- Created: 23 October 2014
Published on 16 October 2014 by Venezuela Analysis
All eight men who participated in the murder of pro-government lawmaker Robert Serra have been identified, said Venezuelan president Nicolas Maduro in a press conference.
“This assassination was being prepared for over three months. It was directed by a Colombian whose legal identity we have not yet revealed. A Colombian paramilitary meticulously directed the whole preparation process of the crime. He used a gang directed by another thuggish murderer, Padilla Leyva, alias “Colombia,” Maduro told local and international media.
The Venezuelan president showed cctv footage of how six men entered Robert Serra’s house on Wednesday 1 October, saying that in five to six minutes both Serra and his assistant Maria Herrera were stabbed to death. Two other men waited outside with getaway vehicles.
According to Venezuelan authorities the “weak point” in Serra’s protection was his bodyguard Eduwin Camacho Torres, who had allegedly turned against Serra and was the person who let the other members of the gang into the young lawmaker’s Caracas home.
Two members of the group, including Torres, have been arrested and have confessed their role in the assassination, according to authorities. The names of the other alleged members of the gang were released last night, and officials pledge to find and arrest them.
The government will also request the assistance of Interpol in tracking down the suspects under the possibility that some may have fled the country.
“We request them; we’re going to look everywhere. We are also going to capture those who are intellectually responsible, whatever surname they have,” announced Maduro.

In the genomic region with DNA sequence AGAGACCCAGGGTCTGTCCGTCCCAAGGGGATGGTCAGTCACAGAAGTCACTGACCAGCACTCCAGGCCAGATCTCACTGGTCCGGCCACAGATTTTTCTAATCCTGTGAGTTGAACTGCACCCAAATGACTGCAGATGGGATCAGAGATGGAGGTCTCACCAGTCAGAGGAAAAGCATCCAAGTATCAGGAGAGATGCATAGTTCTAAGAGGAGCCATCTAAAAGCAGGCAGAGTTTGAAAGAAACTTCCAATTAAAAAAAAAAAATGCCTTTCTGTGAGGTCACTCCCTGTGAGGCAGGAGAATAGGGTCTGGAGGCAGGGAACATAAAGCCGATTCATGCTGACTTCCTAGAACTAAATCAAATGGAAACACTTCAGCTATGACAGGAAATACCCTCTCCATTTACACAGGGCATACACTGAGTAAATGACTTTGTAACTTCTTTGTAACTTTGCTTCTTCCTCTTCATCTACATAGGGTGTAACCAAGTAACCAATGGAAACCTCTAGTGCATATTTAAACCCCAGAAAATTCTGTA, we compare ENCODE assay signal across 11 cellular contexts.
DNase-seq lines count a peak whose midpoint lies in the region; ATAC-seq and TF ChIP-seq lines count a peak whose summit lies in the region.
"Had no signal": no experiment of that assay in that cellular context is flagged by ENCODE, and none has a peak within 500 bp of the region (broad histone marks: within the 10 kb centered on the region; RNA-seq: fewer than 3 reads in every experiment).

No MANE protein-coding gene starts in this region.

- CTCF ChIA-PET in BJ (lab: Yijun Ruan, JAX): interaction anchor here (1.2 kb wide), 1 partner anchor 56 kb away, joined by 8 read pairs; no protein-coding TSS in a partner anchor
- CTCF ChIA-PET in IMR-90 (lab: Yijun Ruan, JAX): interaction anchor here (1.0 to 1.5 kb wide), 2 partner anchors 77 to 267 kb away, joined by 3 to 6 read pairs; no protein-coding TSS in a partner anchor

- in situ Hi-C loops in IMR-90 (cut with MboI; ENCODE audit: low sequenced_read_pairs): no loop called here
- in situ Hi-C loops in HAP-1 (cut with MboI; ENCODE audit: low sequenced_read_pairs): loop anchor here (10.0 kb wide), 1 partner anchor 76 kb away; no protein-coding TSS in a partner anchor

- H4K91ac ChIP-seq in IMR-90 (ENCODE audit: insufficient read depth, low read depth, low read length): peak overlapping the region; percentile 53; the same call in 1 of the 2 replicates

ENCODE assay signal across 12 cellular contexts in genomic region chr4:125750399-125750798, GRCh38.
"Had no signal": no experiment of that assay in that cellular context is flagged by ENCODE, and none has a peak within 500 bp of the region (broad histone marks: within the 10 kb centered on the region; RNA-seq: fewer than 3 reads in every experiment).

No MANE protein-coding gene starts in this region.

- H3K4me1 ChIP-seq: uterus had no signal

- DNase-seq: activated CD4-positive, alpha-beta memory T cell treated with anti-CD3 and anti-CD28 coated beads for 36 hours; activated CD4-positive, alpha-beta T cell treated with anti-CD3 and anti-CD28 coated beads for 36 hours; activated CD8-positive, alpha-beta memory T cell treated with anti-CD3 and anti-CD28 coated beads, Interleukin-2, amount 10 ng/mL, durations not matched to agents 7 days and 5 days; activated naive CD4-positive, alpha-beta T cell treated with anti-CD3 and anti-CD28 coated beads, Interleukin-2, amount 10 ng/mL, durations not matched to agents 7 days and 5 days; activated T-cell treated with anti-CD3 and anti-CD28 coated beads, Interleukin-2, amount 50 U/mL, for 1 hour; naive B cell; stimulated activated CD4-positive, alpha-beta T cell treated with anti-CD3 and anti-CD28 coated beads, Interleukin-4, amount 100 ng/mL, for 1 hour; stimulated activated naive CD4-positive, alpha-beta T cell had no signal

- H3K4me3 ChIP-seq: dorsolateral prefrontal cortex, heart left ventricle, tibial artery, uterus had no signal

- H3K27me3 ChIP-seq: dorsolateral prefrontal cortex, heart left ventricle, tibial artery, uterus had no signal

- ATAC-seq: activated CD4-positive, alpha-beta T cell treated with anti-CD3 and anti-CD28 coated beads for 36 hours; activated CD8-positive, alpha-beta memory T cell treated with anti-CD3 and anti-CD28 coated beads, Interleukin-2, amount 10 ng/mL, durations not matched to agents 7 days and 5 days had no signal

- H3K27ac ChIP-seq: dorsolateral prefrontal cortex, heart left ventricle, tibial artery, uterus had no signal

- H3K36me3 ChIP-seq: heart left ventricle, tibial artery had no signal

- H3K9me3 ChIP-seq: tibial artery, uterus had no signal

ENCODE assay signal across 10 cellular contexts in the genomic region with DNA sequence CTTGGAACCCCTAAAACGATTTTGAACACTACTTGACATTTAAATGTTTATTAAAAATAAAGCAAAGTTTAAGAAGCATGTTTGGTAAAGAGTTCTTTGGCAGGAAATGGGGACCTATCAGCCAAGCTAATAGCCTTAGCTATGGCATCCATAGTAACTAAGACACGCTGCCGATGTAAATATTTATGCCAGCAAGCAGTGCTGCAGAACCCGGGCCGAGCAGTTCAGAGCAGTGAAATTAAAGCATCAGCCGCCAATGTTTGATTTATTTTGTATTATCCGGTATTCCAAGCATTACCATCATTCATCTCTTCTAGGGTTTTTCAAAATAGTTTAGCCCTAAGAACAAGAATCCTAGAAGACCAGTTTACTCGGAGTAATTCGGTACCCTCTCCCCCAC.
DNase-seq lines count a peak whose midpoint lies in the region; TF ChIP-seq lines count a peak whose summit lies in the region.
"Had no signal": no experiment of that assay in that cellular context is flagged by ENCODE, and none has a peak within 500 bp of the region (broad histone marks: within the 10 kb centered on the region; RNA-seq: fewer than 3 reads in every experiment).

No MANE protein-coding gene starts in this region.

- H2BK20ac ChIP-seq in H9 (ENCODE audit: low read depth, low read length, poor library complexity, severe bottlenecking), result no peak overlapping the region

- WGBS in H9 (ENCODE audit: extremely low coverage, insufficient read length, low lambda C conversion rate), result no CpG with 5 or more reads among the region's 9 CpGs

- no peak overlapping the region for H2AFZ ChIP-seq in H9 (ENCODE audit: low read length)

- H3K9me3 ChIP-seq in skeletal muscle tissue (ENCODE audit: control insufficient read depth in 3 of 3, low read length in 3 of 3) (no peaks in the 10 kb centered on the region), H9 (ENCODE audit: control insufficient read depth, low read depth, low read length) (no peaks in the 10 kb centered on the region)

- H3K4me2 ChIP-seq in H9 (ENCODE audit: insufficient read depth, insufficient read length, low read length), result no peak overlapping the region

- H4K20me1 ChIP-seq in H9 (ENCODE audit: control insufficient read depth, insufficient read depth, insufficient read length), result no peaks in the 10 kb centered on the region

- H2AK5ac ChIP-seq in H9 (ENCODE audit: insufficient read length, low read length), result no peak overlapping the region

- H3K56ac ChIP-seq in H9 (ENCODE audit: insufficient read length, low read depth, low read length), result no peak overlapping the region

President Maduro tied Serra’s assassination to what he said was a planned destabilisation strategy against the Venezuelan state directed by far-right opposition figures in Venezuela, Colombia and the United States.
Maduro argued that a strategy of political terrorism began this year with a “violent onslaught” in February to May, when militant opposition street barricades shut down the normal functioning of several cities.
He also recalled the assassination of the pro-government head of a Caracas municipal council, Eliezer Otaiza, on 28 April, and the interception of paramilitaries from Colombia that same month that were allegedly travelling to the capital to assassinate top government politicians.
The arrest last month of two Venezuelan opposition activists, Lorent Gomez Saleh and Gabriel Valles, was also placed within this context. Videos were shown on Venezuelan state TV of the two discussing plans to attack the bridge linking Colombia and the Venezuelan state of Tachira. The two activists were expelled from Colombia for “national security reasons”.
There exist accusations that Saleh and Valles have connections to former right-wing Colombian president Alvaro Uribe.
Nicolas Maduro also claimed there’s evidence that assassination plans against education minister Hector Rodriguez and National Assembly president Diosdado Cabello had been foiled earlier this month, shortly after Serra’s assassination.
The Venezuelan president argued that “some media and imperial elites” did not understand that the destabilisation of Venezuela would unsettle the wider region.
“Only a stable, prosperous and working Venezuela, solving its problems in peace and democracy is the guarantee of a peaceful continent,” he said.